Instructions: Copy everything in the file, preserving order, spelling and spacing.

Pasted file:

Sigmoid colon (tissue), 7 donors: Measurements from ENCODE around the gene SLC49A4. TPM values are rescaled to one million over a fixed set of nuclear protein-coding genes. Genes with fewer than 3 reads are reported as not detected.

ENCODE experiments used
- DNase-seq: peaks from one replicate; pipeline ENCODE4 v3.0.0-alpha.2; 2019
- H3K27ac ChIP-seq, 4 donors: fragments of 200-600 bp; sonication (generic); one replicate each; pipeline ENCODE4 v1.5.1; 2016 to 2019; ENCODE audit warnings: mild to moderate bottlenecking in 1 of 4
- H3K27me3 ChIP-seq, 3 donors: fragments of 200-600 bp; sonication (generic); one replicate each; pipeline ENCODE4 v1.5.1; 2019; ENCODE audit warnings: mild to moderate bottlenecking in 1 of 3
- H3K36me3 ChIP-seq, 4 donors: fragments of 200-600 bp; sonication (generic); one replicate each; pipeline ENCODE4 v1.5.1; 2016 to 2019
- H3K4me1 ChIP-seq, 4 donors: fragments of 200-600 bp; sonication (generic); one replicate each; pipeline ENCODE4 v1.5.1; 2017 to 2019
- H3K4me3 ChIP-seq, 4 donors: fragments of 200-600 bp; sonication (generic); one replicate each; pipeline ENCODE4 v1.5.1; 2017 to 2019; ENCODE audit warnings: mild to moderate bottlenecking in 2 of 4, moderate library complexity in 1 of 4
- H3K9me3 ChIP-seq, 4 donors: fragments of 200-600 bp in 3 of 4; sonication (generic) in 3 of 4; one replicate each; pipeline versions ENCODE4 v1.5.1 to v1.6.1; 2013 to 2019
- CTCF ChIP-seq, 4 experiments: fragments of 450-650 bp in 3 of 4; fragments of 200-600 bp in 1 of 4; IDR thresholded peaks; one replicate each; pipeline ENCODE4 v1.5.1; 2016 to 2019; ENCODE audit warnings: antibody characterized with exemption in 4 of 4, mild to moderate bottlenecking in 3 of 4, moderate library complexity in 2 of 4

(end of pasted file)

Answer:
Sigmoid colon (tissue), 7 donors: Measurements from ENCODE around the gene SLC49A4. TPM values are rescaled to one million over a fixed set of nuclear protein-coding genes. Genes with fewer than 3 reads are reported as not detected.

ENCODE experiments used
- DNase-seq: peaks from one replicate; pipeline ENCODE4 v3.0.0-alpha.2; 2019
- H3K27ac ChIP-seq, 4 donors: fragments of 200-600 bp; sonication (generic); one replicate each; pipeline ENCODE4 v1.5.1; 2016 to 2019; ENCODE audit warnings: mild to moderate bottlenecking in 1 of 4
- H3K27me3 ChIP-seq, 3 donors: fragments of 200-600 bp; sonication (generic); one replicate each; pipeline ENCODE4 v1.5.1; 2019; ENCODE audit warnings: mild to moderate bottlenecking in 1 of 3
- H3K36me3 ChIP-seq, 4 donors: fragments of 200-600 bp; sonication (generic); one replicate each; pipeline ENCODE4 v1.5.1; 2016 to 2019
- H3K4me1 ChIP-seq, 4 donors: fragments of 200-600 bp; sonication (generic); one replicate each; pipeline ENCODE4 v1.5.1; 2017 to 2019
- H3K4me3 ChIP-seq, 4 donors: fragments of 200-600 bp; sonication (generic); one replicate each; pipeline ENCODE4 v1.5.1; 2017 to 2019; ENCODE audit warnings: mild to moderate bottlenecking in 2 of 4, moderate library complexity in 1 of 4
- H3K9me3 ChIP-seq, 4 donors: fragments of 200-600 bp in 3 of 4; sonication (generic) in 3 of 4; one replicate each; pipeline versions ENCODE4 v1.5.1 to v1.6.1; 2013 to 2019
- CTCF ChIP-seq, 4 experiments: fragments of 450-650 bp in 3 of 4; fragments of 200-600 bp in 1 of 4; IDR thresholded peaks; one replicate each; pipeline ENCODE4 v1.5.1; 2016 to 2019; ENCODE audit warnings: antibody characterized with exemption in 4 of 4, mild to moderate bottlenecking in 3 of 4, moderate library complexity in 2 of 4